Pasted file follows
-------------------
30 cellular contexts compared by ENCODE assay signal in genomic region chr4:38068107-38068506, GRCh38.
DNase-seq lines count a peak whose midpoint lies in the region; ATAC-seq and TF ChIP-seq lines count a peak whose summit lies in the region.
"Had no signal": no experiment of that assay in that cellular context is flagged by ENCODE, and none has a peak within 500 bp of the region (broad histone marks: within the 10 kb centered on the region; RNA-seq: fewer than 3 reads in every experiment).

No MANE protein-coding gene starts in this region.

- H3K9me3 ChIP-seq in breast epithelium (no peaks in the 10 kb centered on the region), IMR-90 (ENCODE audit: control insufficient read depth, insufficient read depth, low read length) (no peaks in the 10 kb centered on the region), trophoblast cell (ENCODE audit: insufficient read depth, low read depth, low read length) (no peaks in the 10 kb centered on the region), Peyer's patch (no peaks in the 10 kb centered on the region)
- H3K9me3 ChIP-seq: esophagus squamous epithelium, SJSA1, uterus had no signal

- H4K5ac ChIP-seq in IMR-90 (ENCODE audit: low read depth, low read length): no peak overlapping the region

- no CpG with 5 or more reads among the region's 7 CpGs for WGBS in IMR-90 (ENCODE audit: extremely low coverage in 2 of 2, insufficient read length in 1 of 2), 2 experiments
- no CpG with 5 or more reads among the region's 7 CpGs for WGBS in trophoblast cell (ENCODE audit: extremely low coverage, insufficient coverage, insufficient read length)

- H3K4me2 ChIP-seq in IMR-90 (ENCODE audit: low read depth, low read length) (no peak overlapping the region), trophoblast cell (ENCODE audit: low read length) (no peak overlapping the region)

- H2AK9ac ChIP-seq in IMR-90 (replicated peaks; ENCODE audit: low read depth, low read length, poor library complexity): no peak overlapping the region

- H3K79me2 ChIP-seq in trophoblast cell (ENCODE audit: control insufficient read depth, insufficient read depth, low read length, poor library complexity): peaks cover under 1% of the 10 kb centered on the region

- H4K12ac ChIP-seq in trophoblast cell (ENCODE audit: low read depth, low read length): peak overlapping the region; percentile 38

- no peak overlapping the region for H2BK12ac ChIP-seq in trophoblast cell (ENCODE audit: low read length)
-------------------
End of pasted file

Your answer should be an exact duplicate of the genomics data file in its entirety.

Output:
30 cellular contexts compared by ENCODE assay signal in genomic region chr4:38068107-38068506, GRCh38.
DNase-seq lines count a peak whose midpoint lies in the region; ATAC-seq and TF ChIP-seq lines count a peak whose summit lies in the region.
"Had no signal": no experiment of that assay in that cellular context is flagged by ENCODE, and none has a peak within 500 bp of the region (broad histone marks: within the 10 kb centered on the region; RNA-seq: fewer than 3 reads in every experiment).

No MANE protein-coding gene starts in this region.

- H3K9me3 ChIP-seq in breast epithelium (no peaks in the 10 kb centered on the region), IMR-90 (ENCODE audit: control insufficient read depth, insufficient read depth, low read length) (no peaks in the 10 kb centered on the region), trophoblast cell (ENCODE audit: insufficient read depth, low read depth, low read length) (no peaks in the 10 kb centered on the region), Peyer's patch (no peaks in the 10 kb centered on the region)
- H3K9me3 ChIP-seq: esophagus squamous epithelium, SJSA1, uterus had no signal

- H4K5ac ChIP-seq in IMR-90 (ENCODE audit: low read depth, low read length): no peak overlapping the region

- no CpG with 5 or more reads among the region's 7 CpGs for WGBS in IMR-90 (ENCODE audit: extremely low coverage in 2 of 2, insufficient read length in 1 of 2), 2 experiments
- no CpG with 5 or more reads among the region's 7 CpGs for WGBS in trophoblast cell (ENCODE audit: extremely low coverage, insufficient coverage, insufficient read length)

- H3K4me2 ChIP-seq in IMR-90 (ENCODE audit: low read depth, low read length) (no peak overlapping the region), trophoblast cell (ENCODE audit: low read length) (no peak overlapping the region)

- H2AK9ac ChIP-seq in IMR-90 (replicated peaks; ENCODE audit: low read depth, low read length, poor library complexity): no peak overlapping the region

- H3K79me2 ChIP-seq in trophoblast cell (ENCODE audit: control insufficient read depth, insufficient read depth, low read length, poor library complexity): peaks cover under 1% of the 10 kb centered on the region

- H4K12ac ChIP-seq in trophoblast cell (ENCODE audit: low read depth, low read length): peak overlapping the region; percentile 38

- no peak overlapping the region for H2BK12ac ChIP-seq in trophoblast cell (ENCODE audit: low read length)